First, I'll get into the shiny foil wrapping of the presentation. They're definitely going for... shall we say, Street Fighter Thug. The whole hip-hop motif is pretty apparent throughout the menus, player select and so forth. Actual rappers [as in fluent English speakers; nice change of pace] are rapping here, and they're rapping about the elaborate process of choosing a character. ''Let's get it on now. Choose and make your first pick. Let's get it on now. 10 9 8 7 6. Let's get it on. Choose and pick the best one. Let's get it on. 5 4 3 2 1.'' ...Hey, -I- didn't write it.
And then there's graphics. One of the other points of the SF3 series is the beautiful artwork and character animation, which was ironically overshadowed by the inferior, but bigger and more spastic art of the Vs. games. But, if you're not looking for the old screen-filling explosions, the movement and expressiveness of the characters is incredible. For practical reasons of gameplay, you can't have -too- many frames within an attack. The more frames an attack has the slower it is and the easier it is to counter. However, once you get to the things that don't affect gameplay, such as taunts and win poses, you can really see the kind of work that the art team has put in at its best. This isn't to say that the attacks are poorly animated, far from it: just that there is a noticeable difference that occurs for reasons of gameplay.
I didn't expect good sound after Alpha 3. But I got it anyway. Not only are there decent character themes and the much-needed element of rap about blocking shoryukens, but they have different mixes for every level. Pretty good, and not as monotonous and painful as the stuff in A3. Smacking sounds are the same as they ever were. In an interesting voice-acting note, the English-speaking characters in the game actually speak English through native English speakers as opposed to a Japanese actor approximating English words. Except, of course, for Ken, who apparently remains a Japanese man with natural blond hair. Like Benimaru. Anyway, the acting comes off nicely, and the effort in hiring English voice actors is appreciated.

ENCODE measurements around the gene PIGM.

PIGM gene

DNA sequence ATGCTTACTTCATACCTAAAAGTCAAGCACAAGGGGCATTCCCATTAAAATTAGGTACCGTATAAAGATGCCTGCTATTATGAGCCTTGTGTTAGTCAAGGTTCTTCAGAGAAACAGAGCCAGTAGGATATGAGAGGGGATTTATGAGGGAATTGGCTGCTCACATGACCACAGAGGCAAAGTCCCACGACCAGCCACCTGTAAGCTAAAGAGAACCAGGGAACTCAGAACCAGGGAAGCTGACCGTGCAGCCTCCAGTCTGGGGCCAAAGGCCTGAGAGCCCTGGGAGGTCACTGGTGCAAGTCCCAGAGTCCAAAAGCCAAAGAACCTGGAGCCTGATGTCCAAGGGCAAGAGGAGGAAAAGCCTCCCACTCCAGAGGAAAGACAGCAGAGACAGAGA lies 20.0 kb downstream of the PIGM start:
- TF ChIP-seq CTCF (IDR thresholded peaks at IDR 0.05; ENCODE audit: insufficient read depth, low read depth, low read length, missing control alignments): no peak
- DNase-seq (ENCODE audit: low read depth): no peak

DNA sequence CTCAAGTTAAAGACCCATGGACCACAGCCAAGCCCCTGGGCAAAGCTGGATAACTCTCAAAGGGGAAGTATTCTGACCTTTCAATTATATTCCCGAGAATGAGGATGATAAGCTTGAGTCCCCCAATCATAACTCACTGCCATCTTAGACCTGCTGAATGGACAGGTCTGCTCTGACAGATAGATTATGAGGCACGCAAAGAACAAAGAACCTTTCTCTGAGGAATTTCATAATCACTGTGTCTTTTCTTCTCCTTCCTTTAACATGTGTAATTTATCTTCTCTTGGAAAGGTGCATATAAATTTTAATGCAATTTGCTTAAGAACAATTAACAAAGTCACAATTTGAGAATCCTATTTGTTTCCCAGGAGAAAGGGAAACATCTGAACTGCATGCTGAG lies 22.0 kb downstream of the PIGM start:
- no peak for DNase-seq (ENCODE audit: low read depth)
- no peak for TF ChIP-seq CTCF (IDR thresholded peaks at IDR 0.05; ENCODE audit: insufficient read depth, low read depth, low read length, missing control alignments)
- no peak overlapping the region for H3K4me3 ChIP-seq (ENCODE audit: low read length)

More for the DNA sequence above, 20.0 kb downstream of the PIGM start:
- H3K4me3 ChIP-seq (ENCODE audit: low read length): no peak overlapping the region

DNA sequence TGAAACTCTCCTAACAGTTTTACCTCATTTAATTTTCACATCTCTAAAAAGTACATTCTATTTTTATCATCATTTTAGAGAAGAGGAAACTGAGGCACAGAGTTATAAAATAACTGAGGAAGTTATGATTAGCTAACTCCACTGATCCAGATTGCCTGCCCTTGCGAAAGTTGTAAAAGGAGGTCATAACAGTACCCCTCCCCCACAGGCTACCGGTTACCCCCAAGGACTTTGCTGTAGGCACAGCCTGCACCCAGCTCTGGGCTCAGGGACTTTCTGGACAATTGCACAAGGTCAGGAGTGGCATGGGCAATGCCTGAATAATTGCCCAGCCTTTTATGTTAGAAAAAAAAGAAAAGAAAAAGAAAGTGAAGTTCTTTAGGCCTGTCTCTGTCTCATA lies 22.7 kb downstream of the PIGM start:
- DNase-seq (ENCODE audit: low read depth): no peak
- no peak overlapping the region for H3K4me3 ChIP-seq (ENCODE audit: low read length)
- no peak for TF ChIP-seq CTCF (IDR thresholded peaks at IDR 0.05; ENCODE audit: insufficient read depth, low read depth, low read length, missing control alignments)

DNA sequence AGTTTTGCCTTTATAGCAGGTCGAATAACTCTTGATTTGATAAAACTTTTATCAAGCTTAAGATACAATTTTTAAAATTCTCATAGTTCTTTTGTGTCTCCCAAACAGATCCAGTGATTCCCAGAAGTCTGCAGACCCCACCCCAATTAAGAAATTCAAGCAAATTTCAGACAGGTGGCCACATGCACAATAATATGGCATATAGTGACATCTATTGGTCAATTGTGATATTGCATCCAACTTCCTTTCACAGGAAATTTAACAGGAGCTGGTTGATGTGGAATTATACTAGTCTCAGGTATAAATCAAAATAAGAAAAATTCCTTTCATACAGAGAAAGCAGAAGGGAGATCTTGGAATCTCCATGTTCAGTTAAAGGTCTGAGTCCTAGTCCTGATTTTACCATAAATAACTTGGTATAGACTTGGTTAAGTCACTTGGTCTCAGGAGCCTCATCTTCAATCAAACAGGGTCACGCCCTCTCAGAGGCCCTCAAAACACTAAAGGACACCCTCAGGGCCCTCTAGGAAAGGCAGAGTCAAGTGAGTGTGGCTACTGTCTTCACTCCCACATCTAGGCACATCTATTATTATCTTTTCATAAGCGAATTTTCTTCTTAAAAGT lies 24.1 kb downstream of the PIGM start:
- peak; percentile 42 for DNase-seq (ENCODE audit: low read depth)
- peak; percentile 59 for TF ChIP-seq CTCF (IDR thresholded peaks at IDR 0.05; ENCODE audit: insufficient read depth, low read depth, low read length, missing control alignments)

On to the gameplay. This is the part I really like. A non-fan might just say, ''oh, this is more Street Fighter'', but it's really very much a departure. The first thing you'll notice is the character selection. Nobody from Alpha. Nobody from SF2. Well maybe some people who are like people from SF2. But not quite. All these new characters, and slightly new characters, allow the system to show just how original and interesting it is within the nuances of playing these characters.
For one thing, you've got the specialized Super Art system. Super Moves are Super Arts. You may pick one of three per character, and they each have different super bars. Some are three-level, some are one-level, and most are two-level. For one thing, this greatly simplifies the [relatively quite simple] SF move-list. It also balances out the strong and weak attacks, and figures into how much a character can use EX attacks. EX moves are the next feature of the game's engine. These are lifted directly from the Vampire/Darkstalkers series, and are basically enhanced special moves which take Super Art energy. You're forced to make the choice between the practical EX moves and the big-combo-use Super Arts. Another interesting idea. Then there's parrying. I believe enough has been said on parry elsewhere, but suffice it to say that the changes made to how the free spiele game is played are pretty drastic. Makes things a little tougher for the offensive minded.
Probably the best thing Capcom could have done, however, is the System Direction mode. Don't like the rules? Change them. Hate parrying? Kill parrying. No problem. There are pages and pages of minute adjustments that one can make on the game. Many of the cool little tweaks you might want to make can get done here. Turn it into SF2, if you like. Fun!